THE Queen has celebrated her 90th birthday by greeting well-wishers outside Windsor Castle.
Hundreds of royal fans cheered the monarch as she stepped from her car in front of the Henry VIII gate. Her arrival was marked by a rendition of Happy Birthday by the Band of the Coldstream Guards.
Born Princess Elizabeth Alexandra Mary of York on April 21 1926 - the year of the General Strike - she was never expected to be Queen.
But she has become the longest reigning and oldest monarch in British history - and now the first to reach 90.
The Queen spent the morning of her birthday in private at her much-loved Berkshire castle - the family home of the nation’s sovereigns for more than 1,000 years.
She went on to mark her special day by carrying out public duties, including opening a walkway created in her honour and carrying out a walkabout through Windsor town.
Hundreds of royal fans, waving flags and clutching flowers, packed the streets to catch a glimpse of the birthday Queen.
She was accompanied by her husband of more than 68 years, the Duke of Edinburgh, who himself turns 95 in June.
Among those present was Nadiya Hussain, the Leeds houswewife who won the Great British Bake Off, who produced a cake for her,
Tributes being paid to the monarch illustrate how much technology has changed during her long reign.
Prime Minister David Cameron tweeted: “The whole country will want to wish the Queen a happy birthday today - she has been a rock of strength for our nation.”
Twitter was only a month old a decade ago on the monarch’s 80th, while the first public demonstration of a television came in 1926 - the year she was born.
An official photograph of the Queen surrounded by her five great-grandchildren, including Prince George and Princess Charlotte, and her two youngest grandchildren has been taken to mark the occasion.
Taken by celebrity photographer Annie Leibovitz, it shows the sovereign holding her youngest great-grandchild Charlotte in her arms.
The Queen is also pictured with her corgis and dorgis, and in a third picture with her only daughter the Princess Royal.
In the evening, the Queen will light a beacon in Windsor, beginning the first in a chain of more than 1,000 that will spread across the country and the globe.
The Prince of Wales will pay tribute to his mother in a speech, before hosting a lavish private dinner for her family and friends in the castle.
During her 64-year reign the monarch has been served by 12 prime ministers from Sir Winston Churchill to David Cameron, while Barack Obama, who will drop in for lunch on Friday, is the 12th US president to hold office over the same period.
Over the decades, Britain has undergone major transformations from technological advances like computers and supersonic flight to developments in society and the political landscape.
Her personal life has brought her happiness in her children, grandchildren and great-grandchildren.
But she endured an ‘’annus horribilis’’ in 1992, the year Charles separated from wife Diana, the Duke of York split from Sarah, and the Princess Royal divorced Captain Mark Phillips.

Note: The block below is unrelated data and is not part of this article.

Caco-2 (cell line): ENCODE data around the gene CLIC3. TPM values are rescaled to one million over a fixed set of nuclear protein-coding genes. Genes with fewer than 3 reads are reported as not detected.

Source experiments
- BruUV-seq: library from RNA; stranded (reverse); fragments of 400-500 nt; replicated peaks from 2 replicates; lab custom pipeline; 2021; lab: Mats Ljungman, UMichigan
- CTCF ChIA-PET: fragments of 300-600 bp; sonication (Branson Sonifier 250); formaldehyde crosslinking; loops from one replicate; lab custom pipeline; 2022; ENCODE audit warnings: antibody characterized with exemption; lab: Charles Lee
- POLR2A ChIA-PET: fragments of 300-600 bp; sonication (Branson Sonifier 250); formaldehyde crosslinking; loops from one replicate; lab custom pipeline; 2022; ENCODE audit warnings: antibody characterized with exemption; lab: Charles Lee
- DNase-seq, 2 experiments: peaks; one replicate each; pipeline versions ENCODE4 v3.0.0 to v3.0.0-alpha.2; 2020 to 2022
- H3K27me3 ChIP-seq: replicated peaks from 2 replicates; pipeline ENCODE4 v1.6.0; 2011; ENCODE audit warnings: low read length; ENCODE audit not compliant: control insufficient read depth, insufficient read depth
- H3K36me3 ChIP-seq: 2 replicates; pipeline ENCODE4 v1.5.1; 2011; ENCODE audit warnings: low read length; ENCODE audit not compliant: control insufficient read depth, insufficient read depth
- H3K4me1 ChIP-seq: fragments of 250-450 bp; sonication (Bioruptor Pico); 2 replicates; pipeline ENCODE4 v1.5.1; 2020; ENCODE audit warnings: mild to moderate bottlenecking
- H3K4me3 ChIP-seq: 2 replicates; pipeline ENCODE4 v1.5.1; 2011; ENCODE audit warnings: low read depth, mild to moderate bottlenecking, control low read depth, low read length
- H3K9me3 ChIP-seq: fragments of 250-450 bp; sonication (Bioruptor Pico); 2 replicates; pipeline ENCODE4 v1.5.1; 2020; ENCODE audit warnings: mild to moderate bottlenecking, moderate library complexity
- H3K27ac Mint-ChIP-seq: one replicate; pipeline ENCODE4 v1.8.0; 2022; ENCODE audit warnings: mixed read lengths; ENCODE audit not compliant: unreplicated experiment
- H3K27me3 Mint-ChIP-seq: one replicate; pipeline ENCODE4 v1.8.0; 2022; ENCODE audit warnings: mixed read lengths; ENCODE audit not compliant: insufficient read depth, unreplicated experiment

She was born on April 21 1926 in a townhouse in London’s Mayfair, the first child of the Duke of York, later King George VI.
Her destiny was changed with the abdication of her uncle, Edward VIII, for the woman he loved - American divorcee Wallis Simpson.
Famously the Queen dedicated her life to her future role as monarch on her 21st birthday - vowing to serve the Commonwealth by saying: ‘’I declare before you all that my whole life, whether it be long or short, shall be devoted to your service and the service of our great imperial family to which we all belong.’’
A rendition of Happy Birthday erupted from the crowds as the hundreds of well wishers first caught sight of the Queen.
She was dressed in what was described by Buckingham Palace as a “spring grass green” wool and silk weave coat and dress with hat to match adorned with flowers by her dressmaker Angela Kelly for her birthday appearance on the sunny but chilly day.
Members of the public joined in to sing Happy Birthday as the guards’ band in their red tunics and bearskin hats trumpeted out the tune.
The public added their own informality to the occasion when some inserted the words “Happy Birthday dear Queenie” into the song.
At the foot of Castle Hill, the sovereign walked past the imposing statue of her great great grandmother Queen Victoria - the very ancestor she eclipsed as the UK’s longest-reigning monarch last September.
She stopped frequently to collect an abundance of bouquets.
The Queen remarked that it was a “lovely day” as she unveiled a plaque marking The Queen’s Walkway at the foot of Castle Hill during her walkabout.
Hugo Vickers, of The Outdoor Trust, showed the sovereign the plaque which was temporarily standing on the main road through the town centre.
Mr Vickers said: “She was terribly happy with the beautiful weather and the lovely occasion.
“She said it was a lovely day.”
He added that “she loved the panel. Prince Philip said it wouldn’t last long if we left it there.”
The Queen’s Walkway is a 6.3km (4 mile) self-guided trail - mapped out with bronze EIIR crested markers connecting 63 points of significance in the town of Windsor - such as the castle’s Henry VIII Gate and the Guildhall where the Prince of Wales married the Duchess of Cornwall in 2005.
It was designed by The Outdoor Trust to symbolically recognise the moment that Elizabeth II became Britain’s longest reigning monarch on September 9 2015 after more than 63 years on the throne.
It was a walkabout which also turned into a royal drive-by, when the Queen delighted the crowds by travelling standing up in a review car.
As a finale, she slowly travelled down the street and a side road in the highly-polished burgundy vehicle, smiling and waving to the hundreds of members of the public.
She last used the car for a review of the Royal Regiment of Wales in the Millennium Stadium in Cardiff last year.